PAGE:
It is difficult being a stay-at-home mom. I’m not talking about the typical difficulties of late nights and constant clean-ups with small kids and the ongoing back-and-forth chauffeuring and psychological growing pains with older kids (though yes, those are very, very difficult).
I’m talking about the times when the kids aren’t around. When the house is quiet and I am left to ask, “what now”?
That quiet, that question - it comes up every. single. day. Multiple times every single day.
To an outsider, it seems like bliss. And when I first moved into stay-at-home parenting, I agreed. Freedom! Limitless possibilities! (Once the laundry was done and dinner made (or yes, ordered) and the counter wiped off and the socks picked up out of the hallway and the school form filled out and the ….) There were days on end with blank hours on the calendar.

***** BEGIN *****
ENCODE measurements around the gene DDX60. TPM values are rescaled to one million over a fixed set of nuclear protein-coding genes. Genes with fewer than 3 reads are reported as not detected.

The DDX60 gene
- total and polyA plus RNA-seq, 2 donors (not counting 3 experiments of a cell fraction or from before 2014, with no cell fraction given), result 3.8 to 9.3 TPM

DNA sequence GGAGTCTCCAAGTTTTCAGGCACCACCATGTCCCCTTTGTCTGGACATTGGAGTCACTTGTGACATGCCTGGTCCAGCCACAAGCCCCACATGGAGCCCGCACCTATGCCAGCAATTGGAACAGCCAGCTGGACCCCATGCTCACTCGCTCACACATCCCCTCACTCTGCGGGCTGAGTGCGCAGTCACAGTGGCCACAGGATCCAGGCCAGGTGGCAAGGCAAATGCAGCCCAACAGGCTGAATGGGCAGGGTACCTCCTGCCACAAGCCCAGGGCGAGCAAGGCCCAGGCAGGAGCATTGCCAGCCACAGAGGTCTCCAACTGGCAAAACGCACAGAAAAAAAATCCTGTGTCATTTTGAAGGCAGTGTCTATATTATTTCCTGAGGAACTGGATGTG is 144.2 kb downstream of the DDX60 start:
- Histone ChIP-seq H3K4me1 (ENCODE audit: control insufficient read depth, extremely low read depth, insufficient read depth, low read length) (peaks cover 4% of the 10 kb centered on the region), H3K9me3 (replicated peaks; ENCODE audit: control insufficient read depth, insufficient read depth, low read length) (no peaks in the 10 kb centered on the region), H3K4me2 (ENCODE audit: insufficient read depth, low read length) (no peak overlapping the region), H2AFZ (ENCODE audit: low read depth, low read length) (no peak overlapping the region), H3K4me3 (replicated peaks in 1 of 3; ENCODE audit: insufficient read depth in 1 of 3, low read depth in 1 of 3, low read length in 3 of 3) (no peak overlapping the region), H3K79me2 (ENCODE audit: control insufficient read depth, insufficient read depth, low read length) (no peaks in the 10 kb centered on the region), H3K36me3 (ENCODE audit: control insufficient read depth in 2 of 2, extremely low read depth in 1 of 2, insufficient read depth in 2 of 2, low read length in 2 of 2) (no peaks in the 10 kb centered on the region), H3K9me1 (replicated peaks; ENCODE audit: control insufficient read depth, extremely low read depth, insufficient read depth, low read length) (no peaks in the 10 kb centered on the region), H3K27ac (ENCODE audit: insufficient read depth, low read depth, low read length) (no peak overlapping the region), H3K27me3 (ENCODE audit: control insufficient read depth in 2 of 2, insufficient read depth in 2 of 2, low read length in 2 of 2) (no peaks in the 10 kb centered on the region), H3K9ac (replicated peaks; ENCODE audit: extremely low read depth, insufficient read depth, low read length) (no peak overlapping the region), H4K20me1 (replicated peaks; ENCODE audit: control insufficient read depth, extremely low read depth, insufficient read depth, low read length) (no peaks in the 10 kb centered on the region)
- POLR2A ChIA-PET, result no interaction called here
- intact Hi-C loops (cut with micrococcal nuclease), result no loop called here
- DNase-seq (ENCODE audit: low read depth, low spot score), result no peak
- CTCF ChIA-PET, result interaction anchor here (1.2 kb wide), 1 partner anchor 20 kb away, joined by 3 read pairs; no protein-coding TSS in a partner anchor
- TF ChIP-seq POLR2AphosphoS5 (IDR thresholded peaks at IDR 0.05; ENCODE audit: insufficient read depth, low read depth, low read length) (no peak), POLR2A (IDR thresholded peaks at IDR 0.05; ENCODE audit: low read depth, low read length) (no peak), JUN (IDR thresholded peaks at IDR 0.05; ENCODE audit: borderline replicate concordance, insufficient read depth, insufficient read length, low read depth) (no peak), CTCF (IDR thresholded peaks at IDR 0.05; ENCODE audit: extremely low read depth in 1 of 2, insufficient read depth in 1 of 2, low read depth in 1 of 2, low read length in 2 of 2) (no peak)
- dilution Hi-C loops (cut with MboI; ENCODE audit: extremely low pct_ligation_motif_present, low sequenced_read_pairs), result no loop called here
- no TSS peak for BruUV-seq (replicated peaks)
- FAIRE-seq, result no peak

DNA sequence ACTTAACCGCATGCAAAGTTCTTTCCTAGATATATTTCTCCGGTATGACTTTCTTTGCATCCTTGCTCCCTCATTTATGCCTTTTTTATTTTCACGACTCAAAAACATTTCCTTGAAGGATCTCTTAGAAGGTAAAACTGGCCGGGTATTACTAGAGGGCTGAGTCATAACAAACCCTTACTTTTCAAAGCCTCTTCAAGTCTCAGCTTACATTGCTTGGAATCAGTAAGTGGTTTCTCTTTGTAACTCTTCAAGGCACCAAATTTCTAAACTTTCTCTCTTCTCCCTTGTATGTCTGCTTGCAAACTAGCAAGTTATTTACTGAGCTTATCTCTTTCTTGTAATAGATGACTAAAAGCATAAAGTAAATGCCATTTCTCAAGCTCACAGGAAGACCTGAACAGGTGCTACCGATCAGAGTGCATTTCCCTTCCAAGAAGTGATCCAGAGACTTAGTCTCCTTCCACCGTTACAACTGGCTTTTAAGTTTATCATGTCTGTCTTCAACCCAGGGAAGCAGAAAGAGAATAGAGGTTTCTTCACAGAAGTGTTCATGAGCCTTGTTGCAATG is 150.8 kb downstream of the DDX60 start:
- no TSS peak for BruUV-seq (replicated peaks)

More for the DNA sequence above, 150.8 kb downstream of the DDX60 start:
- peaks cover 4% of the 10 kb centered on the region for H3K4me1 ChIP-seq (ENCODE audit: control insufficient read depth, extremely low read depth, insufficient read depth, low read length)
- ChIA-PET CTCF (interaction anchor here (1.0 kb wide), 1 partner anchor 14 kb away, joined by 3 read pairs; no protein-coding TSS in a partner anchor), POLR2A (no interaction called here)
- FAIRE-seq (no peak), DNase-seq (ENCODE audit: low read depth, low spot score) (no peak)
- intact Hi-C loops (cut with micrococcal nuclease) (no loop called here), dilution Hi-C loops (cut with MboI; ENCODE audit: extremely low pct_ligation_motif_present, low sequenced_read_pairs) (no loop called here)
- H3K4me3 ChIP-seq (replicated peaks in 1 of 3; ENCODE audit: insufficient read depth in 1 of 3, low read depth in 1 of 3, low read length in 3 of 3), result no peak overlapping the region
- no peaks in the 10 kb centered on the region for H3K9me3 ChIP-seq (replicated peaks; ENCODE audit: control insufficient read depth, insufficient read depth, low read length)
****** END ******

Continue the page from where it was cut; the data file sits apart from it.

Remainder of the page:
Each day, there was - is - tons to do. But there is no one telling me when or how to do it. And believe it or not, here’s where the struggle starts to come in.
We are VERY used to being told when and how to do things.
Think about it - as we grow, we are given rules, guidelines. There are grades and mom’s rules and consequences and as we get older, laws and work deadlines and even more serious consequences.
This thing that has become humorous to lament - “adulting” - this is us all realizing that as we move into a world outside of a parent’s watch and a teacher’s watch and a boss’ watch - suddenly, we aren’t quite sure what to do. No one is there to tell us how to do something or when to do it. We realize how little we know and yet how much we are being called to do with that limited knowledge.
In such times of uncertainty, most of us turn to what is comfortable. Doing this day after day, those comfort go-to’s become habit. When the college exams are done or when the work day is finally over or when the young kids have finally fallen asleep….THEN! Then is when we stumble onto the couch and turn on t.v. and grab a glass of wine or beer. We push-push-push then fall into mental exhaustion. Numbing tools to the rescue.